A panel of the US Court of Appeals for the Fourth Circuit has struck down North Carolina’s voter identification requirement, arguing that it was passed with racially discriminatory intent. The court called the law, “one of the largest restrictions on the franchise in modern North Carolina history.”
The ruling also invalidates other aspects of the 2013 law, including limits the state placed on early voting, same-day registration, out-of-precinct voting, and preregistration. This decision overturns the April ruling of the Federal District Court in Winston Salem, which released a 485 page decision upholding the voting law.
Writing on behalf of the three judge panel, Judge Diana Motz wrote that the North Carolina General Assembly enacted these laws, “in the immediate aftermath of unprecedented African American voter participation in a state with a troubled racial history and racially polarized voting. The district court clearly erred in ignoring or dismissing this historical background evidence, all of which supports a finding of discriminatory intent.”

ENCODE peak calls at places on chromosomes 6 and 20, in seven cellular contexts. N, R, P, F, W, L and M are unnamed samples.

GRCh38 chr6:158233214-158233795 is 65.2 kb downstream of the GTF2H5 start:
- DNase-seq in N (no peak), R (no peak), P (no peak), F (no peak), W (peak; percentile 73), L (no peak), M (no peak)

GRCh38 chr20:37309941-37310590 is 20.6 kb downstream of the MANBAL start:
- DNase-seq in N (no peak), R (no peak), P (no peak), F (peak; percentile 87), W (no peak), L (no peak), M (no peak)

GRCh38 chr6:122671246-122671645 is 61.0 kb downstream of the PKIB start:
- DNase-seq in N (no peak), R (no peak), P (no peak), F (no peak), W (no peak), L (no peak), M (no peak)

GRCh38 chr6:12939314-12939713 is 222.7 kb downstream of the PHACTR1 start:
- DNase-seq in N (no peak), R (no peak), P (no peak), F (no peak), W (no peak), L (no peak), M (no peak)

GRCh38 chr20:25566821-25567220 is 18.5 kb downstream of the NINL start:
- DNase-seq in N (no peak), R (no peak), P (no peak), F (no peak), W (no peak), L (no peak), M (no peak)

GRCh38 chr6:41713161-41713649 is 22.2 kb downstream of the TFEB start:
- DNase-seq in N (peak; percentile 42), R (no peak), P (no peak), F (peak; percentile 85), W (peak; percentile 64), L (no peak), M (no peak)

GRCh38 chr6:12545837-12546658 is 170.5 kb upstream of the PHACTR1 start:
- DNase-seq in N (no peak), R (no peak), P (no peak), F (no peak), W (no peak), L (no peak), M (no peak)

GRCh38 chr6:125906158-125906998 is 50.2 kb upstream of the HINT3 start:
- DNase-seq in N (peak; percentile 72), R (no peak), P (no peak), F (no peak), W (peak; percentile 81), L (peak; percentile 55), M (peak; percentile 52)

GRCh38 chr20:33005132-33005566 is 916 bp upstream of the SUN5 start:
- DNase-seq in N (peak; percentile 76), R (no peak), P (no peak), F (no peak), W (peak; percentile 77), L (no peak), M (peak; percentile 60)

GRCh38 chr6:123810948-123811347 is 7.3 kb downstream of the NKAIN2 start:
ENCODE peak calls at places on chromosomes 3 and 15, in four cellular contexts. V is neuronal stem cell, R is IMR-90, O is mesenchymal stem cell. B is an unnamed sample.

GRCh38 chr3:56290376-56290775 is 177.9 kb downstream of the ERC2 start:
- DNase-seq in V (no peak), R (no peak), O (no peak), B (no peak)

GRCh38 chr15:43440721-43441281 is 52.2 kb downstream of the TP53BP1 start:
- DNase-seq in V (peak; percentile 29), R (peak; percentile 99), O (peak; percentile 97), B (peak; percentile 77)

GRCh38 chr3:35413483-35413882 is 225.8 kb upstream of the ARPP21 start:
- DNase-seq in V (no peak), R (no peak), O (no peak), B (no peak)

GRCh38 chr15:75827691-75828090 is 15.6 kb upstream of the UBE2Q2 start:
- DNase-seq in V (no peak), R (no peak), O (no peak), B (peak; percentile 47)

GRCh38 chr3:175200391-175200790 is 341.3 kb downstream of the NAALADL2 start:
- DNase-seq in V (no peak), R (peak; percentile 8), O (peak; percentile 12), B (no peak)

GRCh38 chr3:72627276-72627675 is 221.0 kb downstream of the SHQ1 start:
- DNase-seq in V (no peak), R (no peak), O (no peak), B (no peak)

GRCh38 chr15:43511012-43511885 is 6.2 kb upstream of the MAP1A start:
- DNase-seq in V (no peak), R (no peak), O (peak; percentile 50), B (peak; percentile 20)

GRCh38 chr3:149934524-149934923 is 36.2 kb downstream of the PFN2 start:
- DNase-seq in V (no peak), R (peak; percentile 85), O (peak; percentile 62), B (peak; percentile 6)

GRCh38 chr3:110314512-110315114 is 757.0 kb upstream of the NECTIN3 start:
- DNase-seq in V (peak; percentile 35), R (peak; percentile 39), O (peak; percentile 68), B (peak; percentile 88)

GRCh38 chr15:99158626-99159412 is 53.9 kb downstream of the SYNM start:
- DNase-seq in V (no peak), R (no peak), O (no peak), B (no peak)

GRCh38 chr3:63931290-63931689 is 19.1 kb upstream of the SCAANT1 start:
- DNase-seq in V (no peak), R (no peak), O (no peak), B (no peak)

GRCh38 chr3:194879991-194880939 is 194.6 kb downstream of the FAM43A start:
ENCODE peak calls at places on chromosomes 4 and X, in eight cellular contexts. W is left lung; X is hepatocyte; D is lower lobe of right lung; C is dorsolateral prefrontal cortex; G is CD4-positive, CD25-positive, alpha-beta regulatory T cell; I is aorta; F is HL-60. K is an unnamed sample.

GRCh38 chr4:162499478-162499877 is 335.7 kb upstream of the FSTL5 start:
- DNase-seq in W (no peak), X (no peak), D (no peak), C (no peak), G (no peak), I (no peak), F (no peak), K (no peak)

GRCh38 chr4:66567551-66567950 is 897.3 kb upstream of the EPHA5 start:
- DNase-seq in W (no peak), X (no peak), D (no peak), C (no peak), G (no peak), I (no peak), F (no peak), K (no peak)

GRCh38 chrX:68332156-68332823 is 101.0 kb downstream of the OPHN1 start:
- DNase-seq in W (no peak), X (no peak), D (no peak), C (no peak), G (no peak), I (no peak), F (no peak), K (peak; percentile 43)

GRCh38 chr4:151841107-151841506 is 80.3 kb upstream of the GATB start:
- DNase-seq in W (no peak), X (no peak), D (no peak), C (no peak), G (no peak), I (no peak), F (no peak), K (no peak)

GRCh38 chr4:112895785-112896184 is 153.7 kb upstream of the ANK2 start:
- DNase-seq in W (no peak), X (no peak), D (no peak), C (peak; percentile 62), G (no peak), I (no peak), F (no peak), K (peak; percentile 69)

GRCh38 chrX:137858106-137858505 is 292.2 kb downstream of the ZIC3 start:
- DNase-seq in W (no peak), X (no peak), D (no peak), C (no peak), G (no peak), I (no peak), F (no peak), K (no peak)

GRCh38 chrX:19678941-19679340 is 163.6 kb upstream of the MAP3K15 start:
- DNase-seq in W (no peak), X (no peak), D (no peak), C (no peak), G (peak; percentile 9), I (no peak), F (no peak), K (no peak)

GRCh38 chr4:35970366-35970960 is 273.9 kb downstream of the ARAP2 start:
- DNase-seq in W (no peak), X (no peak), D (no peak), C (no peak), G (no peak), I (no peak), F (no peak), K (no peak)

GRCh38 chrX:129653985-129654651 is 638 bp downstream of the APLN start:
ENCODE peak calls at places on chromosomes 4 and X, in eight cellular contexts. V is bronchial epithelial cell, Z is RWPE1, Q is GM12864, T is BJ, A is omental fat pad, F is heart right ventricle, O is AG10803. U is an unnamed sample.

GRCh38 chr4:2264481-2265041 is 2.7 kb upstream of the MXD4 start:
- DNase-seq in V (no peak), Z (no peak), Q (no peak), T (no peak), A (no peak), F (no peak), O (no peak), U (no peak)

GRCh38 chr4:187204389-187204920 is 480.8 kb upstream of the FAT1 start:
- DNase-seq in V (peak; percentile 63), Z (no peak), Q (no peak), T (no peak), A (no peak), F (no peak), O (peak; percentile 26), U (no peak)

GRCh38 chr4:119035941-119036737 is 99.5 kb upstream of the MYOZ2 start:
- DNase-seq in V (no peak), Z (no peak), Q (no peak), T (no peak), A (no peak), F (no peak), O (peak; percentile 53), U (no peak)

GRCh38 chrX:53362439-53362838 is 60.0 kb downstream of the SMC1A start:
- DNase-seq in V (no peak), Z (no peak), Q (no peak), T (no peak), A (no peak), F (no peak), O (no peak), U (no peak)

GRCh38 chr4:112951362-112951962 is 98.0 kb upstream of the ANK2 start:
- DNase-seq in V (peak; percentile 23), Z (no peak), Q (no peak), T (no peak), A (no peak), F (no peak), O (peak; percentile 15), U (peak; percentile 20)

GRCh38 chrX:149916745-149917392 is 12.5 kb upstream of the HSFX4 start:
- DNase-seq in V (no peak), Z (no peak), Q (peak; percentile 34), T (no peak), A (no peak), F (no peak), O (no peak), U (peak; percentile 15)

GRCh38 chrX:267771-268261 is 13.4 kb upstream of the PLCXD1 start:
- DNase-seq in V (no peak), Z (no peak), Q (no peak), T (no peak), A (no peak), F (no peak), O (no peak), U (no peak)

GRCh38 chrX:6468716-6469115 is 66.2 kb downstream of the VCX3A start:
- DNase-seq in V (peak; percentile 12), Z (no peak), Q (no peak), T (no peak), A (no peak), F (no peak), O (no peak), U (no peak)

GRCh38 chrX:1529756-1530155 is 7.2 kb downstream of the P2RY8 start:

North Carolina is now the third state to have their voter identification law struck down or amended by a federal court in July 2016 alone. A total of 34 states have laws requiring people to show identification before being permitted to vote.